Check out my weekly free Book giveaways at www.IWillRead10Pages.blogspot.com

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Postby StellarStory » Fri Jul 13, 2007 3:31 pm

Update:

Since taking the ACT in March, my daughter has now been contacted by every college she had her score sent to.

She still plans to retake the ACT in her Junior year this year as she wasn't that pleased with her score. She feels she can do better.

Nonetheless, I think it's safe to say she won't have trouble getting into the colleges she is interested in.

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Theodore
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Postby Theodore » Fri Jul 13, 2007 8:59 pm

My oldest bro got into the Coast Guard Academy (and graduated cum laude), and another of my brothers has been accepted at RPI and will be heading there this fall. We don't seem to be having much trouble getting accepted, it's more a problem of getting enough financial aid so we won't go bankrupt with 9 of us kids going through college. :)

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Postby StellarStory » Fri Jul 13, 2007 11:07 pm

*nods*

Researching scholarships is on our list of things to do this year.

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Postby akhanley » Mon Sep 10, 2007 12:26 pm

Jolene, although you are a long way from Missouri, I wanted to let you know that there are colleges in this country that not only accept homeschooled graduates, but they actually view them as assets to their campus. My husband and I both went to College of the Ozarks in Point Lookout, Missouri, and it was encouraging to meet so many other homeschoolers there as well. At a place where only 4% of applicants enter, we were applauded for our overall character and academic standing at CofO.
Kristin Hanley

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Postby Ginia » Mon Oct 22, 2007 6:06 pm

I agree that colleges are VERY welcoming to homeschooled students.
Our daughter applied to and was accepted to five colleges.
Because of her high scores, she received excellent scholarships to all five.
One of these was a selective private school!

To apply, I created a transcript in the same format that traditional high schools provide.
We also supplied ACT and SAT scores. (We figured - why not take them both? She actually did better on one than on the other.)
Ginia - Author of the online program: Preparing Your Student to Win College Scholarships, a blueprint for parents.

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Postby mark_egp » Wed Oct 24, 2007 9:41 am

A homeschooler can go to college but most may not want to. The expense and years required could hold them back from achieving their potential. They should be well past what most colleges could offer. Particularly if they have the education typical for some teenagers...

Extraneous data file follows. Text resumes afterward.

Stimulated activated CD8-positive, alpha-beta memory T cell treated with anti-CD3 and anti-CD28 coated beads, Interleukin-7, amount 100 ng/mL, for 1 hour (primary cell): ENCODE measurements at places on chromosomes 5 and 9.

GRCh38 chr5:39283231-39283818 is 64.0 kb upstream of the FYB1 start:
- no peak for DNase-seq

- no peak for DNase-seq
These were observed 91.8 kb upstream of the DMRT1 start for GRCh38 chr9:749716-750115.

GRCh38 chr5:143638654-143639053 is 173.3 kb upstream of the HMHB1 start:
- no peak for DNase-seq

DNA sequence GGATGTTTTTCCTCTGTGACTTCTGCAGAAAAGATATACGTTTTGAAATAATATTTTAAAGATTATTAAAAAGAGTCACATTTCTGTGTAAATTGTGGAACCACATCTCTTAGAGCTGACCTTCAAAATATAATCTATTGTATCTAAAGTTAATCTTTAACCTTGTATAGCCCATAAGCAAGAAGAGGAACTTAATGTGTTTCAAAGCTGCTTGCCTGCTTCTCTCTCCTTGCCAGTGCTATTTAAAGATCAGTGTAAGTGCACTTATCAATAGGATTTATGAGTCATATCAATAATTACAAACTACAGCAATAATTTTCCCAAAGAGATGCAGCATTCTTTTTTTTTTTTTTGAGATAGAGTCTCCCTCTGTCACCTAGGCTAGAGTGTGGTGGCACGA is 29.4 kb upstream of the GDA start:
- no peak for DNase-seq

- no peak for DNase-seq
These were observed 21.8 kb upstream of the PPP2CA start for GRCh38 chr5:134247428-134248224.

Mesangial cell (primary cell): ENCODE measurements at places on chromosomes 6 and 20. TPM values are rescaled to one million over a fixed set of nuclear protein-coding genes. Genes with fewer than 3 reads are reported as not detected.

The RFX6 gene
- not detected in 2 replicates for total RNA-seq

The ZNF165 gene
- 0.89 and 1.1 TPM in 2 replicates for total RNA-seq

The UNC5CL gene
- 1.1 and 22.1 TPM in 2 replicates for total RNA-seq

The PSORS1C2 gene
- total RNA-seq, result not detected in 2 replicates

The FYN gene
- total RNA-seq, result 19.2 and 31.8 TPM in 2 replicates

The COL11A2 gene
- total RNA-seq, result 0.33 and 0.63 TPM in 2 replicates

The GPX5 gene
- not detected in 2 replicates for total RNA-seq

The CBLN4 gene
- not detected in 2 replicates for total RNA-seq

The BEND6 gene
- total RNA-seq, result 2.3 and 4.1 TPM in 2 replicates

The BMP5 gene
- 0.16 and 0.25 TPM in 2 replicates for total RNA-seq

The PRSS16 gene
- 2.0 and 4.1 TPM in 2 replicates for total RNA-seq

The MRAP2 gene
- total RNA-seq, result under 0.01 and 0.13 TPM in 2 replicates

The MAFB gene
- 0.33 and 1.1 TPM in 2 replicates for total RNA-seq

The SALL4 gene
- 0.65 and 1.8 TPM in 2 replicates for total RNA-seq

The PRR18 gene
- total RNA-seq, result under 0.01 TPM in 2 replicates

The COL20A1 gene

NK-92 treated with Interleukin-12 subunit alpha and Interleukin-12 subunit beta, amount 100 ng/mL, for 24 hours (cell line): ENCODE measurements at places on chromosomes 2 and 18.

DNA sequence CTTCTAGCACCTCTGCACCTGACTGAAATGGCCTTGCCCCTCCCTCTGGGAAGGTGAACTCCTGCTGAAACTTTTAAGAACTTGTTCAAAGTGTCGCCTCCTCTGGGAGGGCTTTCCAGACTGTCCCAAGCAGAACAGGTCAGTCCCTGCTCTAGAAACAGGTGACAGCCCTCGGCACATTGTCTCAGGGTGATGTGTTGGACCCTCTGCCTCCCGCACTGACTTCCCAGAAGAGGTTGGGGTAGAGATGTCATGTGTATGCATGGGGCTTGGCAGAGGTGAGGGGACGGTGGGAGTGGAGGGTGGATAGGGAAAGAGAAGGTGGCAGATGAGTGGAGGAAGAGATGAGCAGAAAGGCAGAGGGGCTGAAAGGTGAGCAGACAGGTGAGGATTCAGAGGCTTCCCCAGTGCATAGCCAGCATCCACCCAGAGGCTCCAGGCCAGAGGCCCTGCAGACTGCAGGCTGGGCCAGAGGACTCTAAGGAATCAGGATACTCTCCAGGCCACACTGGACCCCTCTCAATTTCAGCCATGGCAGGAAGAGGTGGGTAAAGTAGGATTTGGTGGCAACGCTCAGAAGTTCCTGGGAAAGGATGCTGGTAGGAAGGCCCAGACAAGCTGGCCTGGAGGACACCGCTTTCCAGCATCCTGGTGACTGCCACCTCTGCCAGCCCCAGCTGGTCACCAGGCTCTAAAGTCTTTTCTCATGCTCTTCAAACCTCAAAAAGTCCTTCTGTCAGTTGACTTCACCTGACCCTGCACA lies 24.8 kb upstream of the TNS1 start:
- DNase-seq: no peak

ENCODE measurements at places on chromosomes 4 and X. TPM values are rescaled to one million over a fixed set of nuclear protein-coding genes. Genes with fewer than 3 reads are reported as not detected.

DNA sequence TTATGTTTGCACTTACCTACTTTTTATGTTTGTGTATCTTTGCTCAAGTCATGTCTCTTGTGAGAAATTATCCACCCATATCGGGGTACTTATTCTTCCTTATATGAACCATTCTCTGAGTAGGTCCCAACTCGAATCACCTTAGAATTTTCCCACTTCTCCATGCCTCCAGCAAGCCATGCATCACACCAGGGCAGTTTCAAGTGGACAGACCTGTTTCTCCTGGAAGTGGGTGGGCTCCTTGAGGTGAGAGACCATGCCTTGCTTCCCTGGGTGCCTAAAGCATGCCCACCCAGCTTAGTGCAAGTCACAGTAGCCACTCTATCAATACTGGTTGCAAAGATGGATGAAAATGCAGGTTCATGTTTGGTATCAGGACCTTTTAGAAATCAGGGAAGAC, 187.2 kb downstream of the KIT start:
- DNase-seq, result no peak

http://www.everygoodpath.net/WhatATeenagerCanDo

http://www.everygoodpath.net/Economics101_CollegeVsApprenticeship
Mark - http://www.everygoodpath.net/ Homeschool ideas
http://www.everygoodbook.com/ Classic Book lists easy to search/sort for history, literature, and reading lesson plans

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Postby StellarStory » Wed Oct 24, 2007 9:47 am

I disagree. I think most will want to go to college at least before they find out what college is like.

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Theodore
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Postby Theodore » Wed Oct 24, 2007 4:42 pm

mark_egp - why are you so negative about college? Sure, 4 years of college on-site costs a large chunk of money, and yes, not everything you do at college (or even the majority) is applicable to real life, but college also allows you to meet people of the same specialized interests, and provides at least the theory behind what you will be learning in your line of work. I'd say that college is well worth it if you do the first couple years in community college, and also get a scholarship to reduce costs in the last two years. The key is just to know where you're headed and pick a college that's a good match.

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Postby mark_egp » Tue Oct 30, 2007 11:01 am

Hi Theodore, I'm not negative on college as a whole but I am strongly against Christian parents seeing college as the "default" option and jumping through hoops to make sure their kids go to a "respected institution". I think secular (and many so-called Christian) American universities are harmful to Christians in all fields other than purely technical fields such as math and engineering, as the faculty perspective is likely very anti-biblical. Anything involving wisdom or judgment will not be well taught by unbelievers. But pure number crunching is probably OK.
Mark - http://www.everygoodpath.net/ Homeschool ideas

http://www.everygoodbook.com/ Classic Book lists easy to search/sort for history, literature, and reading lesson plans